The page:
6. If government cannot keep its hands off spending trust fund surpluses on other stuff and does not schedule repayment of the siphon activities with clean, publicly marketable assets, then it should stop asking workers to send in those surpluses by a large FICA tax rate cut so workers can do a bit more for their own savings - - arms-length.
  7. The practices discussed here provide another big reason for citizens not to trust government. (The Trust in Government Report has a color picture of long-term trends of trust).
  8. Such practices also most likely impact voter turn-out (as shown in the Voter Turn-Out Report), at an all-time low - as citizens feel helpless.
  9. And - since the Social Security Report ,in picture form, shows the remarkable increase in load on young workers as compared to today's retirees when they were working, dare we further increase their load and that of their children by allowing the 'siphon-and-spend game' to continue and not be paid back from true general spending cuts?

Maybe a respected public official will go on TV and tell the American people the whole story. Telling it will not fix anything over night, but it might start the ball rolling to restore confidence and get on with a meaningful fix with full transparency and openness.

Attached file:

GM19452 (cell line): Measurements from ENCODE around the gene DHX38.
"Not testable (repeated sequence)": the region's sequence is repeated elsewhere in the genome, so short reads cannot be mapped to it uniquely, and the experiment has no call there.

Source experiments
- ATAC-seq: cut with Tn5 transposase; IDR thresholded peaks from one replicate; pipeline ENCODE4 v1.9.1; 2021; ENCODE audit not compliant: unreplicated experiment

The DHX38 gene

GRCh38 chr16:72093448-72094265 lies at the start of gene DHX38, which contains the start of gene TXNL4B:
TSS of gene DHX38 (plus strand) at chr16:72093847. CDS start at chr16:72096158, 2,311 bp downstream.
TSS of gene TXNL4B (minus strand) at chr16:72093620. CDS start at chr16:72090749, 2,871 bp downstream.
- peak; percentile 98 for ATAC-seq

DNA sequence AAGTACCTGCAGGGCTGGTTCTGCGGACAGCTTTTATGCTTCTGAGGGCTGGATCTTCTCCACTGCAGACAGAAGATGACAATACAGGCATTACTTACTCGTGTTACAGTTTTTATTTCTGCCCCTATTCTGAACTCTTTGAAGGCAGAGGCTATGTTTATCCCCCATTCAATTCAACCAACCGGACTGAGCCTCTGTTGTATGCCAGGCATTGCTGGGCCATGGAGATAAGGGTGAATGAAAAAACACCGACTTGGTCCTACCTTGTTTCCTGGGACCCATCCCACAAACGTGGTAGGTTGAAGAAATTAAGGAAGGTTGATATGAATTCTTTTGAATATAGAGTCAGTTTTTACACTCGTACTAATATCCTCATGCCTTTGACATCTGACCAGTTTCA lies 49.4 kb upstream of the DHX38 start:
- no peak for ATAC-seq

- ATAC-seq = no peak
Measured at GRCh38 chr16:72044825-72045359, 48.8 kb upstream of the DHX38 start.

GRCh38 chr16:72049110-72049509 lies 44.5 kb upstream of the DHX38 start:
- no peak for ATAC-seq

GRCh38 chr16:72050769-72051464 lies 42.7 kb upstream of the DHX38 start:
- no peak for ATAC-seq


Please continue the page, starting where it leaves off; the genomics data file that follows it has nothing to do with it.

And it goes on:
"egregious misconduct by the federal government," says US Judge, regarding trust fund - August 1999
Is the following not relevant to trust funds in general?

"I have never seen more egregious misconduct by the federal government," said U.S. District Judge Royce C. Lamberth - as he ordered payment of $625,000 for the "disobedience" of Interior Secretary Bruce Babbitt and former Treasury Secretary Robert E. Rubin in withholding documents of a lawsuit involving the mismanagement of Indian trust funds.

Judge Lamberth had sought the records and other materials involving more than 300,000 individual accounts and 2,000 tribal accounts managed by the Interior and Treasury departments. The departments manage money from, among other sources, land settlements, royalties from minerals and other resources, and companies that use Indian land. Officials have not produced accounting records or statements to verify how much cash has been collected. An audit by the accounting firm Arthur Andersen said the Bureau of Indian Affairs could not account for $2.4 billion in transactions involving the funds. (see article By Jerry Seper, 8/11/99, front page of THE WASHINGTON TIMES)

The above begs the question: if such willful misbehavior can occur involving the government's handling of Indian trust funds, why should citizens not raise the question of concern regarding other trust funds, such as the Social Security Trust Fund - - especially considering the general government and the Treasury Dept. control the books?